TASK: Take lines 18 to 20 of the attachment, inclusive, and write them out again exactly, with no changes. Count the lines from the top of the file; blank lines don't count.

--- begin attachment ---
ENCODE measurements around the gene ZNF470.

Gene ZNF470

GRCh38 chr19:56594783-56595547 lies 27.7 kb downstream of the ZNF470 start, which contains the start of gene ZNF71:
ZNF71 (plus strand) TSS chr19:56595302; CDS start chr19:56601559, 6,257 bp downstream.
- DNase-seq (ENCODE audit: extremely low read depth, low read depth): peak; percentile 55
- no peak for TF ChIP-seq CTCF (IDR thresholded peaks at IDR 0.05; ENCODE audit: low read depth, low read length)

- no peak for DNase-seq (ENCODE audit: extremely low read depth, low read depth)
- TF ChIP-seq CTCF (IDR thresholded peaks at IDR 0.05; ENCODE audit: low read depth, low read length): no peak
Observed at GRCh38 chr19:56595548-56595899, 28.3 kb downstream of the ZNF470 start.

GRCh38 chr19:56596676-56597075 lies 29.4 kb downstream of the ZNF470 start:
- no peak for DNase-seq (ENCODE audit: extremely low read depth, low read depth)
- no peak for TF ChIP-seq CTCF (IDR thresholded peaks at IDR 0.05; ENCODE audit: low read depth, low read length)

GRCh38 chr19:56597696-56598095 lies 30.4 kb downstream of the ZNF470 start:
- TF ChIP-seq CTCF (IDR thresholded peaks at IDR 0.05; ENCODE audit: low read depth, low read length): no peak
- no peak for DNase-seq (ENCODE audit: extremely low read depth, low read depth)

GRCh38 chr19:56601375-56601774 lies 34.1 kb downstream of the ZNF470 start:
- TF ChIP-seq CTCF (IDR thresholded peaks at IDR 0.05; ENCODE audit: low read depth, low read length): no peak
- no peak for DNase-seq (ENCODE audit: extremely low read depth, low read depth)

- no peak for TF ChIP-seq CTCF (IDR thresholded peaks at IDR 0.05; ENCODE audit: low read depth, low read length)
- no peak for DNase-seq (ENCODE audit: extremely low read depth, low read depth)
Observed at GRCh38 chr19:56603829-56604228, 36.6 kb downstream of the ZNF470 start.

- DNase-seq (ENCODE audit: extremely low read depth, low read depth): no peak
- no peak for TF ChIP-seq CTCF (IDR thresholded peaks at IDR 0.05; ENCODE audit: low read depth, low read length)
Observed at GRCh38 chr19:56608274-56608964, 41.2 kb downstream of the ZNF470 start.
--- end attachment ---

- no peak for DNase-seq (ENCODE audit: extremely low read depth, low read depth)

- no peak for TF ChIP-seq CTCF (IDR thresholded peaks at IDR 0.05; ENCODE audit: low read depth, low read length)
- no peak for DNase-seq (ENCODE audit: extremely low read depth, low read depth)